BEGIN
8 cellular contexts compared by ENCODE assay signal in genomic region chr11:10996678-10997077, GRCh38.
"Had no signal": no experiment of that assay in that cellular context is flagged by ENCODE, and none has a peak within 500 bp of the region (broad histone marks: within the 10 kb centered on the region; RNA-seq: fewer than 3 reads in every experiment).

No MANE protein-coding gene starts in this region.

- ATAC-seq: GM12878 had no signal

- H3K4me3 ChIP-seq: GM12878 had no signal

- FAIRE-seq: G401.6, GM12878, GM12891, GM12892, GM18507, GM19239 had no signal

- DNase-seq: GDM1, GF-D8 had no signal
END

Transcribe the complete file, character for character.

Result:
8 cellular contexts compared by ENCODE assay signal in genomic region chr11:10996678-10997077, GRCh38.
"Had no signal": no experiment of that assay in that cellular context is flagged by ENCODE, and none has a peak within 500 bp of the region (broad histone marks: within the 10 kb centered on the region; RNA-seq: fewer than 3 reads in every experiment).

No MANE protein-coding gene starts in this region.

- ATAC-seq: GM12878 had no signal

- H3K4me3 ChIP-seq: GM12878 had no signal

- FAIRE-seq: G401.6, GM12878, GM12891, GM12892, GM18507, GM19239 had no signal

- DNase-seq: GDM1, GF-D8 had no signal